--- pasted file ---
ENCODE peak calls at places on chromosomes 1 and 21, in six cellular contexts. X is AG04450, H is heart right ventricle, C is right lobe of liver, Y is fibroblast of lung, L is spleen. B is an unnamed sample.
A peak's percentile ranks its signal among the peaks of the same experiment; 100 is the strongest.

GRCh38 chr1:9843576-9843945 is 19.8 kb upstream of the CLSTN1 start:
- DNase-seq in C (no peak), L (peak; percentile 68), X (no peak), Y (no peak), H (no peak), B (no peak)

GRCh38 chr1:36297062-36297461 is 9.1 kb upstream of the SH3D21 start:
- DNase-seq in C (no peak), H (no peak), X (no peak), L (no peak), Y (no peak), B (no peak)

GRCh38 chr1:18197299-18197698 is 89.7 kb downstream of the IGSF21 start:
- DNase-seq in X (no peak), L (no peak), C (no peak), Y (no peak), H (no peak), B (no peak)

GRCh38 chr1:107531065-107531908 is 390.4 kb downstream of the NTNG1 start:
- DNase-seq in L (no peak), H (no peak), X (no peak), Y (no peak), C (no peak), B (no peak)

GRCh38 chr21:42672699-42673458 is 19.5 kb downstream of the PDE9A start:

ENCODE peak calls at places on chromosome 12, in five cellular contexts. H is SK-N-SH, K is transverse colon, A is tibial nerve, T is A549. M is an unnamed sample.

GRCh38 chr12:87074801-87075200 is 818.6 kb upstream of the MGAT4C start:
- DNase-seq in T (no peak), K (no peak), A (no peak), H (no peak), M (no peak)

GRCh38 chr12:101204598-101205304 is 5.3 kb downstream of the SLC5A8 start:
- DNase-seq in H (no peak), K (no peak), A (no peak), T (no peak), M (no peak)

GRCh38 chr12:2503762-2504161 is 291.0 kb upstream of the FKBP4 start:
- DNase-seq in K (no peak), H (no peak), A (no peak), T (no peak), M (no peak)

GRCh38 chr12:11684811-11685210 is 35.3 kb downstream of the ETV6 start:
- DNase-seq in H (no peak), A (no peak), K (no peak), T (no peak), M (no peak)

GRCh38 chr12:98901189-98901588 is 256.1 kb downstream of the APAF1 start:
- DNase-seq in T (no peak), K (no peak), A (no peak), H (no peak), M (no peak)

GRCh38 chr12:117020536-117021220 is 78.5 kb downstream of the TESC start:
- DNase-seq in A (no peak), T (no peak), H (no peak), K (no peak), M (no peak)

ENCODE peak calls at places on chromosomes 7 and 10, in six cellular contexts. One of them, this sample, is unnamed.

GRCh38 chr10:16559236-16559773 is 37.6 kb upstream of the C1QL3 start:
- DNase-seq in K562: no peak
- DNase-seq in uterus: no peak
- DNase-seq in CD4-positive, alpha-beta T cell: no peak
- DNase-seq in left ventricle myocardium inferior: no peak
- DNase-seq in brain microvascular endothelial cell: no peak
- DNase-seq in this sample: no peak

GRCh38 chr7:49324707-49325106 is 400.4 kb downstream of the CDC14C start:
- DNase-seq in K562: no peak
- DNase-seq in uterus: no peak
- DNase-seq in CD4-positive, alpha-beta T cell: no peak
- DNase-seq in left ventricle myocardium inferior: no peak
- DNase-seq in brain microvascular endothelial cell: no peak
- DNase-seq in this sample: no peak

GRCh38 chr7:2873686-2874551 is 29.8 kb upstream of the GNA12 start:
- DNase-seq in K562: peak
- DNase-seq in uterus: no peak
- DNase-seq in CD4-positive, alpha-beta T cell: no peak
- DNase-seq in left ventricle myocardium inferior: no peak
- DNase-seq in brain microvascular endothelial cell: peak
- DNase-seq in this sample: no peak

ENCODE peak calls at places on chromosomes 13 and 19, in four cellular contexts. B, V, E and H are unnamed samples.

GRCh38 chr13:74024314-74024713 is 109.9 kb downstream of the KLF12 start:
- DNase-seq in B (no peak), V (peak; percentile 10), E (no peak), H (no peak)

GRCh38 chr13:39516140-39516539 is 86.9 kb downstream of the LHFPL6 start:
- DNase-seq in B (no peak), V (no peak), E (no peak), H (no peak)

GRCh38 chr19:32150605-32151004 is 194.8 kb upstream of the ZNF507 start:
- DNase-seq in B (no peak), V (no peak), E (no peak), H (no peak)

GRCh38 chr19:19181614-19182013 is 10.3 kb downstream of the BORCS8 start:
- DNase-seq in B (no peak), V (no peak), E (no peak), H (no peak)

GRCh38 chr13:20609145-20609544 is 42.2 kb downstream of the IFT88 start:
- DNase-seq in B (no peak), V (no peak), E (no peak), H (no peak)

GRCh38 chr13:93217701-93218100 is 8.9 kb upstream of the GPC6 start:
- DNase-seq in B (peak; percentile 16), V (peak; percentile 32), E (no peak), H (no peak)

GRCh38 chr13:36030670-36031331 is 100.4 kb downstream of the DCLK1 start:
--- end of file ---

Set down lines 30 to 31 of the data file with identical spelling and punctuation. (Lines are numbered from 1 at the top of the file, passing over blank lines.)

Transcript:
- DNase-seq in left ventricle myocardium inferior: no peak
- DNase-seq in brain microvascular endothelial cell: no peak